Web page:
Wednesday, October 27, 2010

Dust of the Earth, chapter 22

Welcome to the continuing serialized version of Phantom Limbs' bassist Jim Parks' novel, Dust Of The Earth, a Tucson story about Tucson history, mystery, other worlds, desert mojo, forbidden love, and the fledgling Tucson music scene... (c) by Jim Parks, reprinted with permission

Chapter 22
I knew that bears - the black bears that inhabit the Southwest -- could usually be scared off with loud noise, shouting, and hand waving. Black bears rarely attack, and when they do, it's because of only a few reasons. They might be protecting their young - so don't get between a mother bear and her young.  Or more commonly, some bears developed a taste for human food and lose their fear of people. Bears will become territorial over a peanut butter and jelly sandwich. I thought of my pack lying next to me.

But what about mountain lions? I rehearsed in my mind the stories I had heard as a Boy Scout camping in this area. We rarely see mountain lions because a) they are mostly nocturnal, b) they shy from human contact, and c) their movements are silent. Very rarely, though, mountain lions will attack humans. Usually the culprit is a young male trying to establish his territory. If the young male can't find his natural prey, he might become hungry enough to prowl the outskirts of human habitation, developing a taste for poodles, dachshunds, and the occasional small child. Only the most desperate mountain lions will attack a full-grown human - and then it seems to be more of an issue of defending territory rather than feeding.

So what should you do if confronted by a mountain lion? First, don't run. Second, don't play dead. A bear will usually leave you alone if you adopt a fetal position. He might bite you a bit (and thus, it's a good idea to clasp your hands behind your neck, protecting this vital part), but eventually the bear will lose interest and amble away. A mountain lion, on the other hand, will continue to harass you. Mountain lions have that feline habit of playing with their prey -- for simple entertainment, apparently. There must be an evolutionary explanation for this behavior, but to your basic anthropomorphizing human, cats are just sadistic.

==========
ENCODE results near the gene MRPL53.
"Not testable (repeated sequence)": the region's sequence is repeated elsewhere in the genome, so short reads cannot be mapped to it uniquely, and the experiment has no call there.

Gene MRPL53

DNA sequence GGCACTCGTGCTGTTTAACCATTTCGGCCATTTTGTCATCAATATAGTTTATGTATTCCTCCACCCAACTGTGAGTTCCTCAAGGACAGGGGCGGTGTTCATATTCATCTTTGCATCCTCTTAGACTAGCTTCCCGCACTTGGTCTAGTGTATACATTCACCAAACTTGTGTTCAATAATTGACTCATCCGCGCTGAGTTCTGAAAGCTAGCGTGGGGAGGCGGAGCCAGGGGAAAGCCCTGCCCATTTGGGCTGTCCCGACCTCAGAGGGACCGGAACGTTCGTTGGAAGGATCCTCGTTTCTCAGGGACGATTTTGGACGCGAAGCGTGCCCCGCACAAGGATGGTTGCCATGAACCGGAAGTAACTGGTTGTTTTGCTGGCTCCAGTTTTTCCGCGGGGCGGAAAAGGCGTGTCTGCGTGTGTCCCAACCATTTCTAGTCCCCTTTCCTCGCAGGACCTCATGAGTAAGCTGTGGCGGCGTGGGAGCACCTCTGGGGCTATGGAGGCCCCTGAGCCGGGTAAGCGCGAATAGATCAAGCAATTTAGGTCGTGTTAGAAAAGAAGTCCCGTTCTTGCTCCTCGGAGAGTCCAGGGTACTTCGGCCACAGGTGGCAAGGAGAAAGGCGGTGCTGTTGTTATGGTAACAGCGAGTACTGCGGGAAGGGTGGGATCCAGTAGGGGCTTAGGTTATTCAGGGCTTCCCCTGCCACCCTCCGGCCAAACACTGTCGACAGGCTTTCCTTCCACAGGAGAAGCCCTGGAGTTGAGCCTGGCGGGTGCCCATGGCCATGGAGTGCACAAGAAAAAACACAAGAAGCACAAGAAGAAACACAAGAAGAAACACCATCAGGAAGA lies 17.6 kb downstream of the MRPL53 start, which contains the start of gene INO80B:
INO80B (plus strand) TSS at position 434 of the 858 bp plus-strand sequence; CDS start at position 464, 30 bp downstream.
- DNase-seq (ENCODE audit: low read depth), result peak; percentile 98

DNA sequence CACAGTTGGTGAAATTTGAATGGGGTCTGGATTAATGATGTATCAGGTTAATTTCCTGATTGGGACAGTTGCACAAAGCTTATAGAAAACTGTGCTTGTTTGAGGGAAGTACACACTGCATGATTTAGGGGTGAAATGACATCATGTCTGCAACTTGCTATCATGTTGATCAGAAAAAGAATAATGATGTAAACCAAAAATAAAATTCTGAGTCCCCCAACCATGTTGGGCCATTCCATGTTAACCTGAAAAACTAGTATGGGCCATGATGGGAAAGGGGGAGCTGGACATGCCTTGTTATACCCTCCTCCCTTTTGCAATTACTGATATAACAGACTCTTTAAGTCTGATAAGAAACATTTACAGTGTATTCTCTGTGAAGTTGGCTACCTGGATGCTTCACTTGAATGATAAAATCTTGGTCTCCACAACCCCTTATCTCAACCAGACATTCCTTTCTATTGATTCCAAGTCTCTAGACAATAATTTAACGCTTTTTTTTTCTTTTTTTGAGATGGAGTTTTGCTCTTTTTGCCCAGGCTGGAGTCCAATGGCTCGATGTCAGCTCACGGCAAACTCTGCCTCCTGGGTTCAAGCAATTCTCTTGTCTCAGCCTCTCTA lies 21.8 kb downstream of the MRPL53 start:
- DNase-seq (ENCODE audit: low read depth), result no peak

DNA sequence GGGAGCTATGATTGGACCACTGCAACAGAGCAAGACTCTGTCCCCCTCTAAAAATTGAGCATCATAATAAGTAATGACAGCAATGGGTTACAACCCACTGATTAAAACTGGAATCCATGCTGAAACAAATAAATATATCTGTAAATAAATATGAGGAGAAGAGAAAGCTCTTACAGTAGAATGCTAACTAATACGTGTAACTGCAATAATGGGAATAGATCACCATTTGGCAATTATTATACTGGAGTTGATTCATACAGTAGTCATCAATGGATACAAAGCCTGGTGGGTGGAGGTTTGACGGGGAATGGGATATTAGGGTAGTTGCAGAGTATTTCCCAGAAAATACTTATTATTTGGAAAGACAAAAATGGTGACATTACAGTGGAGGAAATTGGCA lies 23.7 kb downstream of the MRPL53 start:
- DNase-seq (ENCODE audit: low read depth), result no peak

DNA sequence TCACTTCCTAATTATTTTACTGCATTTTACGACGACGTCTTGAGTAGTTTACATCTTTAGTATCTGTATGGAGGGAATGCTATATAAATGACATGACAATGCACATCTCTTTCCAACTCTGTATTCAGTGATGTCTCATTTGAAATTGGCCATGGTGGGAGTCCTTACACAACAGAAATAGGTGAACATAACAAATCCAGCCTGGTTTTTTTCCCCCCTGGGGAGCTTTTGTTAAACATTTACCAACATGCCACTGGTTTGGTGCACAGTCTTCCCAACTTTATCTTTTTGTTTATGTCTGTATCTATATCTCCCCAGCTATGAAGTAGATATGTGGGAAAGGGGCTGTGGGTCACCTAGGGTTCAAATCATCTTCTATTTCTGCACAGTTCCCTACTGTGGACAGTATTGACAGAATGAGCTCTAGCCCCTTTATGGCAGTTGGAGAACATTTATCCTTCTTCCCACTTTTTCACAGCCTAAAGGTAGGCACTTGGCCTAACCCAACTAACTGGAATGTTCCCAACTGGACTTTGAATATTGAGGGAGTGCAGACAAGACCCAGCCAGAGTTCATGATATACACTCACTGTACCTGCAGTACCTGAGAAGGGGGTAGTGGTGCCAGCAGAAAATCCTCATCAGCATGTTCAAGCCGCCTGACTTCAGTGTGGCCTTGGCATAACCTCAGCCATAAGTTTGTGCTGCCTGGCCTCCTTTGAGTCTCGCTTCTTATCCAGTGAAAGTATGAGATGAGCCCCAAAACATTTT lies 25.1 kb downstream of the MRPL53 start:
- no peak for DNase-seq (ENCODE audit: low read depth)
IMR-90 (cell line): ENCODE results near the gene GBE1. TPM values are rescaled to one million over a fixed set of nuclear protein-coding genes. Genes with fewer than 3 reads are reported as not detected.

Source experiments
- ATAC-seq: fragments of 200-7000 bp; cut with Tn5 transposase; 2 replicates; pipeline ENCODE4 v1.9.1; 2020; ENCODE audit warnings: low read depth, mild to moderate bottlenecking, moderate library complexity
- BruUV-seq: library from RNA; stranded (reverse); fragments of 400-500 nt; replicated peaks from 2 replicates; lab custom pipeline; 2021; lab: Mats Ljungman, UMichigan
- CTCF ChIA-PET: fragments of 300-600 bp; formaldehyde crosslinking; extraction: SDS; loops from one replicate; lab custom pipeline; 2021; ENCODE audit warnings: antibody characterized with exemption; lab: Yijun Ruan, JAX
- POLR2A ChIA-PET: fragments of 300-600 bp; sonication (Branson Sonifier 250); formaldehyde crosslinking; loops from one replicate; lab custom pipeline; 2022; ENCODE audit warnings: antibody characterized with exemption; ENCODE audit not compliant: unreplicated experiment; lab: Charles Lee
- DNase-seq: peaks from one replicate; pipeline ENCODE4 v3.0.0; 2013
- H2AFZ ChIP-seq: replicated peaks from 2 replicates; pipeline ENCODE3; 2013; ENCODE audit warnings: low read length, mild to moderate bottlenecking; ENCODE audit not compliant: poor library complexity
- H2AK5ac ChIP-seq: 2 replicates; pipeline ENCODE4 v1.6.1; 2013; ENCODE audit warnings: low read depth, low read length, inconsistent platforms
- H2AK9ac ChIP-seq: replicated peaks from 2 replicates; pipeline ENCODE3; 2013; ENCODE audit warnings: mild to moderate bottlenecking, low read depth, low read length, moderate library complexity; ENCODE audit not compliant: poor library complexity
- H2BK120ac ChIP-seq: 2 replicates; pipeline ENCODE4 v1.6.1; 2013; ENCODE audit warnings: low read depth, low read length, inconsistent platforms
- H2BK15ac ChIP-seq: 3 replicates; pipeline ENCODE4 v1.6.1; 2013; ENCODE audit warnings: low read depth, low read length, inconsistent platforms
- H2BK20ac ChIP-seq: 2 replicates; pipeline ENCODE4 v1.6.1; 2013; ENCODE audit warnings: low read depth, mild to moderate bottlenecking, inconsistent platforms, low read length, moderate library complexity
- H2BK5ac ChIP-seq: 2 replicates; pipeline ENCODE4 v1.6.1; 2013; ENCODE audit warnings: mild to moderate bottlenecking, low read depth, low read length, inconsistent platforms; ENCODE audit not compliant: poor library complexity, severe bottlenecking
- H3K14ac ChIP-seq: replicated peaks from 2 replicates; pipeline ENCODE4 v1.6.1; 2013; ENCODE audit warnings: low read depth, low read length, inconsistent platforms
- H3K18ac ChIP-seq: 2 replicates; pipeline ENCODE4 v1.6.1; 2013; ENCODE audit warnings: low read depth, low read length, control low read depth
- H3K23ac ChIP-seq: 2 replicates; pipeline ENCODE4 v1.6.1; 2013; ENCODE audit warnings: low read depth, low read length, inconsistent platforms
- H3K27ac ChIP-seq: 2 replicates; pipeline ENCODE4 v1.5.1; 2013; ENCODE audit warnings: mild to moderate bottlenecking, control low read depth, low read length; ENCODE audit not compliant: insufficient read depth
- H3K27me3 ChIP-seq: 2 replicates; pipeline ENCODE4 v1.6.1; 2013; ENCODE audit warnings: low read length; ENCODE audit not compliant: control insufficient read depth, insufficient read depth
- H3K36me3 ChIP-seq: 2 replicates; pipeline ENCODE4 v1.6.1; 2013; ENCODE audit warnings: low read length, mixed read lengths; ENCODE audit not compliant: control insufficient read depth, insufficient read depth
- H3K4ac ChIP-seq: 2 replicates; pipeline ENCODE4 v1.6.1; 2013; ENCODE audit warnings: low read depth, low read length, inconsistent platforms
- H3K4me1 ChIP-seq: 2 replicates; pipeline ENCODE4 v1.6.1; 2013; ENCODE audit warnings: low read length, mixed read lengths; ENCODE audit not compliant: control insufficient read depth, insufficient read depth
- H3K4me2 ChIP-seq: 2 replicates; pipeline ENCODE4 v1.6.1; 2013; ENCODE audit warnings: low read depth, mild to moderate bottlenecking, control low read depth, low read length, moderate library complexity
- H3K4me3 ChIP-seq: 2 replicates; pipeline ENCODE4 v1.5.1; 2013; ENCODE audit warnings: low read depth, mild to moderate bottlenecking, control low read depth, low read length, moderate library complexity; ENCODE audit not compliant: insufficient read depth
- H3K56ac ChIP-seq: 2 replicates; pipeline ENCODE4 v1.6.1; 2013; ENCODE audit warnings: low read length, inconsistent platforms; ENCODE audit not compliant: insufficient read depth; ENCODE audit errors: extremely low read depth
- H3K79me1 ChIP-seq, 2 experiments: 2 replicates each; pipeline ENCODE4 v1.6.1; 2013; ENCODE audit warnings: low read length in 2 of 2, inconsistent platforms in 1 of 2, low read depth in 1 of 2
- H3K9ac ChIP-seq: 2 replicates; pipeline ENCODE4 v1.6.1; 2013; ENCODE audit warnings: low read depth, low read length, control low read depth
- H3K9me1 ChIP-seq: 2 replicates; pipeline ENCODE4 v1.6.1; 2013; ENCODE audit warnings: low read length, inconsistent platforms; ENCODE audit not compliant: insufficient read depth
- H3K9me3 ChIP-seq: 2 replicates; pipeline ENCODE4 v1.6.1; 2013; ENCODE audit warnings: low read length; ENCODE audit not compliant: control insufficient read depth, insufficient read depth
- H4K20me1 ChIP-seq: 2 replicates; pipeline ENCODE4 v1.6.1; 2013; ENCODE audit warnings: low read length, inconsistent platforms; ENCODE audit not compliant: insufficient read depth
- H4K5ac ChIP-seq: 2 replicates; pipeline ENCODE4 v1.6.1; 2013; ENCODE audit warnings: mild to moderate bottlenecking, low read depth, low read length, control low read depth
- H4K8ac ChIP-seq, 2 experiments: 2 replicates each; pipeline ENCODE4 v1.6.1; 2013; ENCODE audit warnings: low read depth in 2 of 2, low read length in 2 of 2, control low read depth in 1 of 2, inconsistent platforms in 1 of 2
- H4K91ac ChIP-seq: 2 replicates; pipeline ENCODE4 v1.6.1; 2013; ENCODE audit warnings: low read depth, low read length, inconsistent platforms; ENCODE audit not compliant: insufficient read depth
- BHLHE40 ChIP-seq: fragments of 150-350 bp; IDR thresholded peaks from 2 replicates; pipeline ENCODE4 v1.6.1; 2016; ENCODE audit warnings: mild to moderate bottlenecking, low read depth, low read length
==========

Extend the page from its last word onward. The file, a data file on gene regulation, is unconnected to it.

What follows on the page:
Your only chance to survive a mountain lion encounter is to stand firm. Face the cat, backing off slowly if necessary, but never turn your back. Hold something between you and the mountain lion, a walking stick or a dead branch. A guy who was hiking in Santa Rita Mountains south of Tucson faced a mountain lion in this way and slowly backed down the trail nearly a quarter of a mile before the big cat finally lost interest.

These were the thoughts that filled my head as I lay in my sleeping bag, my ears straining to hear the slightest sound. The knowledge I dredged up didn't occur to me in nearly so organized a manner as I have presented it -- and I wasn't sure I could actually put any of it into practice -- but I was comforted somewhat by the knowledge itself.

I lay still for what seemed a very long time, long enough for the moon to rise higher in the sky and for my surroundings to grow brighter. I wondered where Ehmet had gone so abruptly -- and I wondered which I preferred: absolute darkness with ignorance of everything around me; or the light of the moon creating shadows everywhere, any one of which could be something to fear. But I was startled out of this consideration by a sudden racket nearby.

To Be Continued...

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